Utilty-scale solar will soon be competitive with fossil power in USA – even without tax credit

Utility-scale solar in the US is likely to become competitive with fossil fueled energy generation sources in a matter of years, even if current tax credits are removed.

That is the assessment of SunPower, one of the biggest solar module manufacturers and project developers in the US, which this week bought out the 1.5GW solar portfolio in the US built up by Australia’s Infigen Energy.

In a conference call accompanying its second quarter results, president and CEO Tom Werner said large-scale solar barely accounted for 1 per cent of total generation in the US, but had huge potential, even if the investment tax credit (ITC) was removed in 2017.

That’s because of the declining costs. Werner pointed to one contract below $US50/MWh. Others have gone below $40/MWh.

“If you do the math on that and you project post-ITC, and you continue protecting our cost down and performance increases in our systems, that’s where we get our confidence in a potential post-ITC world,” Werner said.

“So, we think that our solar energy is interesting to utilities already post-ITC, assuming there is a post-ITC.”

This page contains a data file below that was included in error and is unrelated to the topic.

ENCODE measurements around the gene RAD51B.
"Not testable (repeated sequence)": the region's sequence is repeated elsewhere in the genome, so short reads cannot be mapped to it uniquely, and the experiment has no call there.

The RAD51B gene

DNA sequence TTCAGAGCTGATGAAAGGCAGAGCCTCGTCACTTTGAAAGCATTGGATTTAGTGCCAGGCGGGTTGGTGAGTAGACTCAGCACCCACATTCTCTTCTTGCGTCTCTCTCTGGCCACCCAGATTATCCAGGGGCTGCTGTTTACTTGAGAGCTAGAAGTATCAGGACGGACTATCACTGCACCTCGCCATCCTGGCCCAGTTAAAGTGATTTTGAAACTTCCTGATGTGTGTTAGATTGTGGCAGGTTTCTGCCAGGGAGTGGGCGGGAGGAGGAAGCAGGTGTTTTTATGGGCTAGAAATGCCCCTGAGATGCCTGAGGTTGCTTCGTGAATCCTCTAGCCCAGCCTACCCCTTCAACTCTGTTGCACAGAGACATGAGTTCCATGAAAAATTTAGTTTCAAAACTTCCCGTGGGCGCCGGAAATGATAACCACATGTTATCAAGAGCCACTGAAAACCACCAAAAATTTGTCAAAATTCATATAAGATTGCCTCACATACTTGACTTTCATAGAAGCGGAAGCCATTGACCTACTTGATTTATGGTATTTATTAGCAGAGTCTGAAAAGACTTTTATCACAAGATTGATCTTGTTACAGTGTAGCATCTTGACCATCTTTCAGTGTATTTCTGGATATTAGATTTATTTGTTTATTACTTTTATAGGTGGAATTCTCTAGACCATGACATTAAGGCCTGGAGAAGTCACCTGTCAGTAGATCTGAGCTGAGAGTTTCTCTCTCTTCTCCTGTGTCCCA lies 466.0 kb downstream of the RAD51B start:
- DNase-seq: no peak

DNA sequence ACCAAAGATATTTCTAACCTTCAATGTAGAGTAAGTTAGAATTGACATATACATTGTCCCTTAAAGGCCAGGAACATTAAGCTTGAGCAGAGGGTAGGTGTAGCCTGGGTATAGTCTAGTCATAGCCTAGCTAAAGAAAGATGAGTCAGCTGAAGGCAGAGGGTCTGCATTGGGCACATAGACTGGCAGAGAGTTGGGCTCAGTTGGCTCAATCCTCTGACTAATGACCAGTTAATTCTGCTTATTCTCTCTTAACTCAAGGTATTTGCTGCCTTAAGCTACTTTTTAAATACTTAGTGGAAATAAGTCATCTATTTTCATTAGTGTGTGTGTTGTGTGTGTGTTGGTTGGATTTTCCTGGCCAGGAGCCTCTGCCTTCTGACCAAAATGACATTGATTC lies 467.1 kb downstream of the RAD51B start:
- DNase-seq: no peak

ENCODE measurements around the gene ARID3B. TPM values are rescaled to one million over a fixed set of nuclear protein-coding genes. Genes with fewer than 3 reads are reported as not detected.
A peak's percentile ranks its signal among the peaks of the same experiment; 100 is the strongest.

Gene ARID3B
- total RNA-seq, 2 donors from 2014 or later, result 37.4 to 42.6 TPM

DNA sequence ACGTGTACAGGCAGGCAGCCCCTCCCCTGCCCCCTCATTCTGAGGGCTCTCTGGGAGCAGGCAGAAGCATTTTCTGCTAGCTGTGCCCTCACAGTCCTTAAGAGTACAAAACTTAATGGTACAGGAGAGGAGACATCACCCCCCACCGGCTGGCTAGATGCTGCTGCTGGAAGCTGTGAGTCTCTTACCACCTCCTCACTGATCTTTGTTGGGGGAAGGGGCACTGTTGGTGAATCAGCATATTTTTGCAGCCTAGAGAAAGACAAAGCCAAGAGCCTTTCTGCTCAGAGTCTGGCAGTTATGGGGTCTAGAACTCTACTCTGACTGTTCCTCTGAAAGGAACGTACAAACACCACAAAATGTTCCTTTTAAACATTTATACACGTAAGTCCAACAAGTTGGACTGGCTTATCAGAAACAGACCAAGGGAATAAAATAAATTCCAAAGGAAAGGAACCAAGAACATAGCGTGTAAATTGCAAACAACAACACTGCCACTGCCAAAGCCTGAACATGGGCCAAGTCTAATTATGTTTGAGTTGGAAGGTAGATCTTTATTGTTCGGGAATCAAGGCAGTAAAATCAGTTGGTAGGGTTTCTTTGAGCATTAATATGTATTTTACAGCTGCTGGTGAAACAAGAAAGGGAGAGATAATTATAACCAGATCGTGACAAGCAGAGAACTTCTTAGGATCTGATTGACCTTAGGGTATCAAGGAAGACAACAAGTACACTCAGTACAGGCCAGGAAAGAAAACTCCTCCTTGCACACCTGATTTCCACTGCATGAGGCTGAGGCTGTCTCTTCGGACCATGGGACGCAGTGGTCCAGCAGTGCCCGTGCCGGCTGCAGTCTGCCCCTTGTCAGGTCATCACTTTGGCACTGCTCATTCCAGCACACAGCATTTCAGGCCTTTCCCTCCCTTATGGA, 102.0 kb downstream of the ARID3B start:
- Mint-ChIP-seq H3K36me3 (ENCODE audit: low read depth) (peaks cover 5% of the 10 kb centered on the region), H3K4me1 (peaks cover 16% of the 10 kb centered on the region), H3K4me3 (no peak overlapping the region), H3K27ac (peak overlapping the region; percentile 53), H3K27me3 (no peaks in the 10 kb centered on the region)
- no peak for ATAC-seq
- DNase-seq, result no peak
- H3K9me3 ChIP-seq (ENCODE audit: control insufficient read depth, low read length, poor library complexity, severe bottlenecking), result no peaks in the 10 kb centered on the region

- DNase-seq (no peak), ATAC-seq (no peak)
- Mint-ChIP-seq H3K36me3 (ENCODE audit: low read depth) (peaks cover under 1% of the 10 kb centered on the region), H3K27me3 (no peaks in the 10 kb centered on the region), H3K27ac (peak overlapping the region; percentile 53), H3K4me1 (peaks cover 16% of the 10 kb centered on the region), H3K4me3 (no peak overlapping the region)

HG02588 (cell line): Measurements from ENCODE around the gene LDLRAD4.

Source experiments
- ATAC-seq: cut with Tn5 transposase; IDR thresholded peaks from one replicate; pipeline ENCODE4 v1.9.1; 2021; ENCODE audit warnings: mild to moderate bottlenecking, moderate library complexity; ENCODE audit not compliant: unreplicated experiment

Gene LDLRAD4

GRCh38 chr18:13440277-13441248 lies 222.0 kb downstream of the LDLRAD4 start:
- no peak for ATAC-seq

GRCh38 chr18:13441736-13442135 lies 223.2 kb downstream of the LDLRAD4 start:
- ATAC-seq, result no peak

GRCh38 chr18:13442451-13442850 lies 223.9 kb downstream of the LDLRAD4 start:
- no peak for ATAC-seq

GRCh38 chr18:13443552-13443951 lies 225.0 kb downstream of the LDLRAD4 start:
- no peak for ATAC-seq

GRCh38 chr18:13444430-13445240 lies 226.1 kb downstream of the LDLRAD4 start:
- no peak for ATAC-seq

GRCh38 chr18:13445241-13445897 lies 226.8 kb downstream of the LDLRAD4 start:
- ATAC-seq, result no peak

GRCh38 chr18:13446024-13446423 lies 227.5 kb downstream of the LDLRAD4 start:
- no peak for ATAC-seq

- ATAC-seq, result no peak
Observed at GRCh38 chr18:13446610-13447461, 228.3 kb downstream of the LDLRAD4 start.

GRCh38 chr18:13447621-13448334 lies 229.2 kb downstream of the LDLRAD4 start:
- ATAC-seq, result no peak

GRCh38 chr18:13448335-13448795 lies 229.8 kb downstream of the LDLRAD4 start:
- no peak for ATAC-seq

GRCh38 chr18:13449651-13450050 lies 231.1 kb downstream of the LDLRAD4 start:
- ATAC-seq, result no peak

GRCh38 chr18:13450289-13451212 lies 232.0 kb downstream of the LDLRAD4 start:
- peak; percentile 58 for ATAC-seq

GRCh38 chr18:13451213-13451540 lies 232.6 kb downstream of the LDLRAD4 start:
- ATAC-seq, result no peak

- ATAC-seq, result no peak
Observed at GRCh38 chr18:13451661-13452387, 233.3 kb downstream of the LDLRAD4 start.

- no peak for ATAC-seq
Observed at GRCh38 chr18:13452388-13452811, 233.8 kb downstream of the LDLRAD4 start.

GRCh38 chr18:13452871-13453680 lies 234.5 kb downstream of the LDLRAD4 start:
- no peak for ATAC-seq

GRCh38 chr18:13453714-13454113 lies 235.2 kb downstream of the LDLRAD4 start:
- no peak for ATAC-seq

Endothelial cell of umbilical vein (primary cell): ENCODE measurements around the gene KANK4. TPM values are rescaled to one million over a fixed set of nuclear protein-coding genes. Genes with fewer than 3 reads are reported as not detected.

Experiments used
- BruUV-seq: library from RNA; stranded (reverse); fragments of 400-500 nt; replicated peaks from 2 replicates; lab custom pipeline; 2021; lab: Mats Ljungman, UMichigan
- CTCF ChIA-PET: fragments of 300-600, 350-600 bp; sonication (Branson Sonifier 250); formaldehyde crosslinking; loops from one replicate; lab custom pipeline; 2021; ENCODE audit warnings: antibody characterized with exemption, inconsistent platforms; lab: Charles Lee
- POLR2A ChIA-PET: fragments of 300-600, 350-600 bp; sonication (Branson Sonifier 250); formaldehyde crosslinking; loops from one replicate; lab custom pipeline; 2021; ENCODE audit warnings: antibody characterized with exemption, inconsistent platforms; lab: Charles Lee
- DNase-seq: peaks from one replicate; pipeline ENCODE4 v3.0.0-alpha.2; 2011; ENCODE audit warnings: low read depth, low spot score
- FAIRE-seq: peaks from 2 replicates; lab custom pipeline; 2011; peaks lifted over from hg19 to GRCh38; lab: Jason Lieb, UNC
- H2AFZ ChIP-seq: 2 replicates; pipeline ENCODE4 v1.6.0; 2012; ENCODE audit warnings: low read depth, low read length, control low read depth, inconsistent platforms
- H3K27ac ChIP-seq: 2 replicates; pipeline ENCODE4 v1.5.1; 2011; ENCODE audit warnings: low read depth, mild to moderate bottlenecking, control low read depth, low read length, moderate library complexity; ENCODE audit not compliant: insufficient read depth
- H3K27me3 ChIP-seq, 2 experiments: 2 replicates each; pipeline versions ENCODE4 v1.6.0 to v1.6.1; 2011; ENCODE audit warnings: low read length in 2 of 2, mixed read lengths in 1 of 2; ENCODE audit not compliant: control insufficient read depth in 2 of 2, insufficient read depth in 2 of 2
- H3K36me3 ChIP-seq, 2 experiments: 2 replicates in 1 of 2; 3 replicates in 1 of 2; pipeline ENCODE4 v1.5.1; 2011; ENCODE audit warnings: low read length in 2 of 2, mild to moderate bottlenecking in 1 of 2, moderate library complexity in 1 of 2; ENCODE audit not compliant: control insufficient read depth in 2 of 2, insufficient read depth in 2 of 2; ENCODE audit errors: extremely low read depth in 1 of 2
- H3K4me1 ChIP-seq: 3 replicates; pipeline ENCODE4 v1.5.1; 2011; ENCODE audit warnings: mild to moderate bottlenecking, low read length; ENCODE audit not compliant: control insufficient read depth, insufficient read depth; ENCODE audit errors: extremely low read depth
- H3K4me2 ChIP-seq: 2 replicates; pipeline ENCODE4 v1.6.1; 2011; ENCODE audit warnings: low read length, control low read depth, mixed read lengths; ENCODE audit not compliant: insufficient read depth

Costs for large-scale solar in the US are falling rapidly, helped by cheap finance from new asset classes and vehicles that analysts say will result in more investment than the oil and gas industries.

Werner’s confidence is reflected in the company’s forecast for solar deployment over the next four years, growing at 30 per cent compound rate.

MW utility-scale power deployed

SunPower Development head Howard Wenger told the conference call that US utilities were “no longer really fighting solar”, but trying to figure out a solution to combine solar with the traditional utility business.

© 2015 Solar Choice Pty Ltd

Giles Parkinson

Giles Parkinson regularly contributes unique content to Solar Choice News. Giles is the founder and editor of clean energy industry news service RenewEconomy. He is a journalist of 30 years experience, a former Business Editor and Deputy Editor of the Financial Review, a columnist for The Bulletin magazine and The Australian, and the founding editor of Climate Spectator.
Giles Parkinson